Residents will receive random drug tests while at Gray Haven, according to Gray, who emphasized the home will not serve as a drug rehabilitation clinic but will ensure that clients stay on any prescribed medication.

“We have two hats we wear: to advocate for the success of our clients, and make sure we are keeping the community safe,” she said this week. “If they treat it like a crash pad, we’ll deliver people back to the probation officer. If they refuse to take their meds, we have a meeting with them. The idea is that you treat not taking your medication as a symptom of something going wrong, and figure out why they’re not taking their medication.”

Gray estimated the home will need about $1.2 million a year to treat 10 residents. All current funding is in the form of private donations, but certification by Medi-Cal would unlock funding from Napa County to help cover care and treatment costs, she said. (A message to Sarah O’Malley, deputy director of Napa County Mental Health, was not returned by press time Thursday evening.)

However, Gray Haven’s aspirations for setting clients on the straight path fell flat with some local residents who feared for the safety of their neighborhood – as well as children and others walking to school and Fuller Park.

“I feel for them, but the fact that they’ve been incarcerated tells me these are people who have boundary issues,” said Tamera Frediani, who lives near the Yount mansion with her husband Dean Alm. “As my gut reaction to this, I wouldn’t want to raise my kids across the street from that. … Would you want your kids living across the street from that?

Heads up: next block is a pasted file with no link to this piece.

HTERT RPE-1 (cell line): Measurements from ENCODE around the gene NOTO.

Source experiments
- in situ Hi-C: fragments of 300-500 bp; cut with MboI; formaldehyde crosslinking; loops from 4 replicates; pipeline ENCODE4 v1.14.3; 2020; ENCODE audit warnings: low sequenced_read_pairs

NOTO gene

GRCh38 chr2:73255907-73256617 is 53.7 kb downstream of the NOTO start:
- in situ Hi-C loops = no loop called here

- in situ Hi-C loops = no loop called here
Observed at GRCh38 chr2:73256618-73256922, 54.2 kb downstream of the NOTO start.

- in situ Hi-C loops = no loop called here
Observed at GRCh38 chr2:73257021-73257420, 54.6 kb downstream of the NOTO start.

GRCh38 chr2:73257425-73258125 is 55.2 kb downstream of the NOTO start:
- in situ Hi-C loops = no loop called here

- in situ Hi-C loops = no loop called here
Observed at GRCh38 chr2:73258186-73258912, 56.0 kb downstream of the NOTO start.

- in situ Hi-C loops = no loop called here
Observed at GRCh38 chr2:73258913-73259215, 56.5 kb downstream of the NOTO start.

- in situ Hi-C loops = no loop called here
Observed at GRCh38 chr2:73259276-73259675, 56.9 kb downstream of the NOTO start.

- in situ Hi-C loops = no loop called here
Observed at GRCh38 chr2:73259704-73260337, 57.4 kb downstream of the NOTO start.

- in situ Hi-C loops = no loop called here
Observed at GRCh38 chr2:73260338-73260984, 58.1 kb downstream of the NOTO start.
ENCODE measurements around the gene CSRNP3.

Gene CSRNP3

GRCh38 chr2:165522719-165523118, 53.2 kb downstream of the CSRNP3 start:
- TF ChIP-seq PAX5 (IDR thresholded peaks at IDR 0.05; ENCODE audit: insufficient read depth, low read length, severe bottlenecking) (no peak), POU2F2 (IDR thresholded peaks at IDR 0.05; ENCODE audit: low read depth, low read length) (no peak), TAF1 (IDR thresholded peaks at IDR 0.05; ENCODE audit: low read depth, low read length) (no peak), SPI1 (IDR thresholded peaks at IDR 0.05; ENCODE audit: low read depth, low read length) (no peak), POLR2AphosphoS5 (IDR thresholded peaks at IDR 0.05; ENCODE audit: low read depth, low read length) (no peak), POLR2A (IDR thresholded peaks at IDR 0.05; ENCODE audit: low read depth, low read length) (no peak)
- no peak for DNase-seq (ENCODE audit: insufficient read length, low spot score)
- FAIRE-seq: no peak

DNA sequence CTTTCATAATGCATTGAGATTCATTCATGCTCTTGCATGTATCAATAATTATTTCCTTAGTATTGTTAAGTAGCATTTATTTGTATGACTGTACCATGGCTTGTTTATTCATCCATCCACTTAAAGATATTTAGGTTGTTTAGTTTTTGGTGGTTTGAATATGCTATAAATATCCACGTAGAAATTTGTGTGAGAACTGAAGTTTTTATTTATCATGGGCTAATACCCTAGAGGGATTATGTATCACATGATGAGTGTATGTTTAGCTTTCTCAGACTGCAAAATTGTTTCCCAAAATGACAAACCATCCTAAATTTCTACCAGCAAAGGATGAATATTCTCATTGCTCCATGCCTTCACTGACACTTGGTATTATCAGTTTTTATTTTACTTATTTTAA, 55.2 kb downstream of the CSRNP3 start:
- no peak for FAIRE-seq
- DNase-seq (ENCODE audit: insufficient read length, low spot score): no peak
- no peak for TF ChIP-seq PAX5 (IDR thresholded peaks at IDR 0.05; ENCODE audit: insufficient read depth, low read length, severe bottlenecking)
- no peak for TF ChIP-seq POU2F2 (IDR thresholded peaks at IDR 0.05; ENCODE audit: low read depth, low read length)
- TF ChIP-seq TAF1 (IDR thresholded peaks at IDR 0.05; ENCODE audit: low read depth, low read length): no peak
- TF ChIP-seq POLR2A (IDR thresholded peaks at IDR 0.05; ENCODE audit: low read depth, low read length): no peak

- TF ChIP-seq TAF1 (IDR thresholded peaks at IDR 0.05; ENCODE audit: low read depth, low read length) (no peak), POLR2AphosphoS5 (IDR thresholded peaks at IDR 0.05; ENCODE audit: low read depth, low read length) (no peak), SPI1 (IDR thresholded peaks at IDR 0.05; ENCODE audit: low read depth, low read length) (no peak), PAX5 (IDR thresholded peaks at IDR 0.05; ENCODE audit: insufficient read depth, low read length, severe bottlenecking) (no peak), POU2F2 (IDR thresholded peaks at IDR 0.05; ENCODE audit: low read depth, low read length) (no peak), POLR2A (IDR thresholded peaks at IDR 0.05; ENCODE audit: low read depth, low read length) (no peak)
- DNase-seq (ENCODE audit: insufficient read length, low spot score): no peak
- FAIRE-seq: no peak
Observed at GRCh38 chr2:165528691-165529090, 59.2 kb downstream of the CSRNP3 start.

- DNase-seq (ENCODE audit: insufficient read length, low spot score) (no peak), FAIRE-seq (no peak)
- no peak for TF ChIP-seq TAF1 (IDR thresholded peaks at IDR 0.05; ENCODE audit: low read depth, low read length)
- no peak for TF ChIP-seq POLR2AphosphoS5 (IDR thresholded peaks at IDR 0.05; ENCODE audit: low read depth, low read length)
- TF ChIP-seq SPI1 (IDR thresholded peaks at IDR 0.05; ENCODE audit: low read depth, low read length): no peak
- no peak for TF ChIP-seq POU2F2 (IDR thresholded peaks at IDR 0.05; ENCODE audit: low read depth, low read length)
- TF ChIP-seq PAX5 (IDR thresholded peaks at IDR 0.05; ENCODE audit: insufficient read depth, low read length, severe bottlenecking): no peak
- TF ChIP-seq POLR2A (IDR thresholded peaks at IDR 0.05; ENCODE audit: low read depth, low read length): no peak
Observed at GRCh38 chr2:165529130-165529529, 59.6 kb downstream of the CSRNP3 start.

“There are plenty of other places to do this other than downtown by Fuller Park. I have grandkids who go to Fuller almost daily, and I am not comfortable about that.”

Others contacted by the Register were caught by surprise at the prospect of a group home within sight of their properties.

“Why would they even consider it?” said Russell Quinell, who has owned the Bali Hai Apartments on Pine Street south of the Yount mansion for 52 years. “That doesn’t seem very appropriate, does it? Wow. Wow, that’s really unbelievable.”

“To have something like this across the street – no. No, I’m really going to be upset about that,” said Lil Witten, who lives with her husband Ted in an 1895 house his family has owned for three generations. “We need more information about that. … I don’t think that’s fair to any of us; all we saw was they were doing work inside and out and we just assumed it was going to be for the B&B. We should have been told about this from the beginning.

“I know its going to be a NIMBY kind of thing and we have to have (treatment) facilities, but I don’t think they should choose a place like that. It doesn’t fit our neighborhood and why they’re doing that, I don’t know.”

What level of city permitting Gray Haven will require to open this spring was not fully clear as of Thursday afternoon.